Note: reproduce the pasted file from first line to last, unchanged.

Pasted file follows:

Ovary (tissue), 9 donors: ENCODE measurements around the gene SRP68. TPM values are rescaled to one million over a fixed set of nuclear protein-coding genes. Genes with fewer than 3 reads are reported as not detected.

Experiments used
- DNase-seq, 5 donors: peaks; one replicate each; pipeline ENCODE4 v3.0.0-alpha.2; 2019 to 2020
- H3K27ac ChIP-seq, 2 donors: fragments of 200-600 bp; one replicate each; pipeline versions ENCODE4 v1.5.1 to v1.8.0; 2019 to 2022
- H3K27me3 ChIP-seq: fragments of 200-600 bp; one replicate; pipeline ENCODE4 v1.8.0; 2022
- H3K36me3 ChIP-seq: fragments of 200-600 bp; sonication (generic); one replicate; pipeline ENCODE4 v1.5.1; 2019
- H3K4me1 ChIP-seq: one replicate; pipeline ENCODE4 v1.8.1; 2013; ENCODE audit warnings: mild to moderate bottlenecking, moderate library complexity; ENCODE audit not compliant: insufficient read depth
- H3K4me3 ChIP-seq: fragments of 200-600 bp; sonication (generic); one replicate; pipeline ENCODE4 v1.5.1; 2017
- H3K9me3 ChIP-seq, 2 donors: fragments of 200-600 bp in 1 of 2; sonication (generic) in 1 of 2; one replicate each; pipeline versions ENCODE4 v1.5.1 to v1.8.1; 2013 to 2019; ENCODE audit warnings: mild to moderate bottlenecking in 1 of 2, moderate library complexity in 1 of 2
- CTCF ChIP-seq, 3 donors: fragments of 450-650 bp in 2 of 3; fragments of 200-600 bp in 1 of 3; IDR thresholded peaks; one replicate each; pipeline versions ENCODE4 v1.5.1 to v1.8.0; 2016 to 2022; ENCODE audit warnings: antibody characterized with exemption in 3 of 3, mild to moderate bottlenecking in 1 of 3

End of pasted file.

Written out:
Ovary (tissue), 9 donors: ENCODE measurements around the gene SRP68. TPM values are rescaled to one million over a fixed set of nuclear protein-coding genes. Genes with fewer than 3 reads are reported as not detected.

Experiments used
- DNase-seq, 5 donors: peaks; one replicate each; pipeline ENCODE4 v3.0.0-alpha.2; 2019 to 2020
- H3K27ac ChIP-seq, 2 donors: fragments of 200-600 bp; one replicate each; pipeline versions ENCODE4 v1.5.1 to v1.8.0; 2019 to 2022
- H3K27me3 ChIP-seq: fragments of 200-600 bp; one replicate; pipeline ENCODE4 v1.8.0; 2022
- H3K36me3 ChIP-seq: fragments of 200-600 bp; sonication (generic); one replicate; pipeline ENCODE4 v1.5.1; 2019
- H3K4me1 ChIP-seq: one replicate; pipeline ENCODE4 v1.8.1; 2013; ENCODE audit warnings: mild to moderate bottlenecking, moderate library complexity; ENCODE audit not compliant: insufficient read depth
- H3K4me3 ChIP-seq: fragments of 200-600 bp; sonication (generic); one replicate; pipeline ENCODE4 v1.5.1; 2017
- H3K9me3 ChIP-seq, 2 donors: fragments of 200-600 bp in 1 of 2; sonication (generic) in 1 of 2; one replicate each; pipeline versions ENCODE4 v1.5.1 to v1.8.1; 2013 to 2019; ENCODE audit warnings: mild to moderate bottlenecking in 1 of 2, moderate library complexity in 1 of 2
- CTCF ChIP-seq, 3 donors: fragments of 450-650 bp in 2 of 3; fragments of 200-600 bp in 1 of 3; IDR thresholded peaks; one replicate each; pipeline versions ENCODE4 v1.5.1 to v1.8.0; 2016 to 2022; ENCODE audit warnings: antibody characterized with exemption in 3 of 3, mild to moderate bottlenecking in 1 of 3